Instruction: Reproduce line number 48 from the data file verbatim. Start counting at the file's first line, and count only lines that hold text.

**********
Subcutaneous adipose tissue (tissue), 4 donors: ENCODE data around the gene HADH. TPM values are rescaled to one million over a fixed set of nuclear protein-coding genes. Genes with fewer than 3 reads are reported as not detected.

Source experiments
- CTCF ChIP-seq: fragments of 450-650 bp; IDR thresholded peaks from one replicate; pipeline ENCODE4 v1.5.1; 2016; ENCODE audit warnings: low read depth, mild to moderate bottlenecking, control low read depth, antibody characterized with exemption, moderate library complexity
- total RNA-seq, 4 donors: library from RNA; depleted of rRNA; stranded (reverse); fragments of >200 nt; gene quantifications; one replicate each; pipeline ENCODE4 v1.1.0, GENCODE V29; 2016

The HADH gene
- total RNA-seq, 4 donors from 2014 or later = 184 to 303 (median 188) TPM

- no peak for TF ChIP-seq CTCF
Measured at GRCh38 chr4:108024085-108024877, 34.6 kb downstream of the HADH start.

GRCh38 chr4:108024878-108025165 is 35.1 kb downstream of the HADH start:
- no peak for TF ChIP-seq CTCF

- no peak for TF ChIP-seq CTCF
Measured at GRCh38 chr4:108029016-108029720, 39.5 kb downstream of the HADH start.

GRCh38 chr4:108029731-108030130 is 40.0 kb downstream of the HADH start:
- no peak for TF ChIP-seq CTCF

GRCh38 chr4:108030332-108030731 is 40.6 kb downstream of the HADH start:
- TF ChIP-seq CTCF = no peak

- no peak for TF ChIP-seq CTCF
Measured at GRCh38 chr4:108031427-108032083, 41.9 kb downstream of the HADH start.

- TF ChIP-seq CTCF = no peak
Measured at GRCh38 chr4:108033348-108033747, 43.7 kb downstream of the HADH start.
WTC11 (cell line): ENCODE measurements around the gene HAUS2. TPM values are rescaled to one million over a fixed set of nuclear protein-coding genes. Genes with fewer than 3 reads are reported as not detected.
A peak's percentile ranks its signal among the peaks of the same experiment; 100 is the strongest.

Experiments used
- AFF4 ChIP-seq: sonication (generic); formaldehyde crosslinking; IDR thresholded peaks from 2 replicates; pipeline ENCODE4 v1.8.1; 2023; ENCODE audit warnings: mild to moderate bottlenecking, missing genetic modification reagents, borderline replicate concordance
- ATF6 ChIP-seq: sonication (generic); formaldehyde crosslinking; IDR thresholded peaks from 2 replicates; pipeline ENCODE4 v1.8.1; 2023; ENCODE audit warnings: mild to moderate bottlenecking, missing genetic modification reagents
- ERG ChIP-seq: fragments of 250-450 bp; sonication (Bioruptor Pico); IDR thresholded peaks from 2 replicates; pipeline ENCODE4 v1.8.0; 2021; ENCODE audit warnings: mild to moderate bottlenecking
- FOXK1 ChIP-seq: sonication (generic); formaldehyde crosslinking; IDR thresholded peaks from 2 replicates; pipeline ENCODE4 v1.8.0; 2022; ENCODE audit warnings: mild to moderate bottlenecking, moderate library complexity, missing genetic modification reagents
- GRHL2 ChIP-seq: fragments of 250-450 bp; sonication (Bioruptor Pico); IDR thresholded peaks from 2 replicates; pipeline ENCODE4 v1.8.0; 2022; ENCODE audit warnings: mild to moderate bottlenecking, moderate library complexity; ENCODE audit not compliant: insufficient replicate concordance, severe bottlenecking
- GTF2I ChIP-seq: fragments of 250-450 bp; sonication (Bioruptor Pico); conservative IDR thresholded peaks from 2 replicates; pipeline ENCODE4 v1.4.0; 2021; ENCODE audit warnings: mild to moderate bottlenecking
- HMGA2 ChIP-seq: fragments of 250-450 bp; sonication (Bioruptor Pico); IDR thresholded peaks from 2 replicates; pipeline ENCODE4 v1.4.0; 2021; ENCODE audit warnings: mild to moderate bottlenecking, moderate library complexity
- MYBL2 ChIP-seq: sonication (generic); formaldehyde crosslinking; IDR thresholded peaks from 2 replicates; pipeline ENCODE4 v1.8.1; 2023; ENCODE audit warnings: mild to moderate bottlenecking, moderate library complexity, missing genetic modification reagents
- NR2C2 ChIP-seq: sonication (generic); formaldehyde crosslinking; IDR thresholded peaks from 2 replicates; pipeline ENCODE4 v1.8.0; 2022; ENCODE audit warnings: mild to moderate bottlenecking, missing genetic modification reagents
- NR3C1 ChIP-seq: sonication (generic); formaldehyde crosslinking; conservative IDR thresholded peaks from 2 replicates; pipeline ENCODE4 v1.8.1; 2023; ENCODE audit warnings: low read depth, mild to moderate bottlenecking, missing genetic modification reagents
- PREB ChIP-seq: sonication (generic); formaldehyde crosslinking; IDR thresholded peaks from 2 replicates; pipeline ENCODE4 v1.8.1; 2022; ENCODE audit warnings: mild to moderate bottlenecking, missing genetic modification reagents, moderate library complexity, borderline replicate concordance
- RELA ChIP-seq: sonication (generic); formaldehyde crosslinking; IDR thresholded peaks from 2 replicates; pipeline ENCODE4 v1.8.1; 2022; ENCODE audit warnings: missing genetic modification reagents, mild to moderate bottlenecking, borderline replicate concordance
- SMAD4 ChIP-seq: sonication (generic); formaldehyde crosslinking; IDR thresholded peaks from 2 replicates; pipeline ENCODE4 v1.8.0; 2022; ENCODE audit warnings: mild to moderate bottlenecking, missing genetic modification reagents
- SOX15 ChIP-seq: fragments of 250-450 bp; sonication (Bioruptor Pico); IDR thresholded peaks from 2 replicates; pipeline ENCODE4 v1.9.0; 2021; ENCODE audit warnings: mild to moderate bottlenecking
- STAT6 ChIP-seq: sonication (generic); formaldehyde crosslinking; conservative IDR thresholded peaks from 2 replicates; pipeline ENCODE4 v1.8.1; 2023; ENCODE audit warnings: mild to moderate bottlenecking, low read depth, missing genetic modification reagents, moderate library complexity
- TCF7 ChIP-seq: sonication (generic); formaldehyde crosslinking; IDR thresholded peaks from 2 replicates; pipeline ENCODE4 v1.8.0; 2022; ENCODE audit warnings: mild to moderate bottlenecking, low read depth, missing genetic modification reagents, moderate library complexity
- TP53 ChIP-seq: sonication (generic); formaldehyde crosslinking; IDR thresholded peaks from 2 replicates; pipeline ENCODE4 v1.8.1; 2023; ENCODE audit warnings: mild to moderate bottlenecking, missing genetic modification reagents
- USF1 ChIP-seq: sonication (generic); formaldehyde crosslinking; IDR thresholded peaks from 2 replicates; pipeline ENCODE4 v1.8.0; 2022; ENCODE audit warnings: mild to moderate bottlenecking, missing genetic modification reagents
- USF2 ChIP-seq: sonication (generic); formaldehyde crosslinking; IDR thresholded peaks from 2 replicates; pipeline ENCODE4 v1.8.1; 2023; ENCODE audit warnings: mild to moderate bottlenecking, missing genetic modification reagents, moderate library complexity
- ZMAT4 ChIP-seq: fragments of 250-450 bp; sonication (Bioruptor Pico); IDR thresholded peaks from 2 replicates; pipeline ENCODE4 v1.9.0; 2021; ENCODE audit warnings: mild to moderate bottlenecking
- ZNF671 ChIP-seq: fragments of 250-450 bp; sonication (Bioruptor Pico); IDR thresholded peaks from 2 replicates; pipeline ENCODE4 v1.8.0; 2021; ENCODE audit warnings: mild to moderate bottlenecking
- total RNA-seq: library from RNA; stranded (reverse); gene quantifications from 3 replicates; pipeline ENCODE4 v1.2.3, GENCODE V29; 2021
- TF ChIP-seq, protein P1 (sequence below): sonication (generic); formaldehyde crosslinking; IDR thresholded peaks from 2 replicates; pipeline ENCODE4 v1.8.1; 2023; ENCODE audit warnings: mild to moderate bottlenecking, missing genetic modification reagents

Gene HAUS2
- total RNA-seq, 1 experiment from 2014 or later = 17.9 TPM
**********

- total RNA-seq, 1 experiment from 2014 or later = 17.9 TPM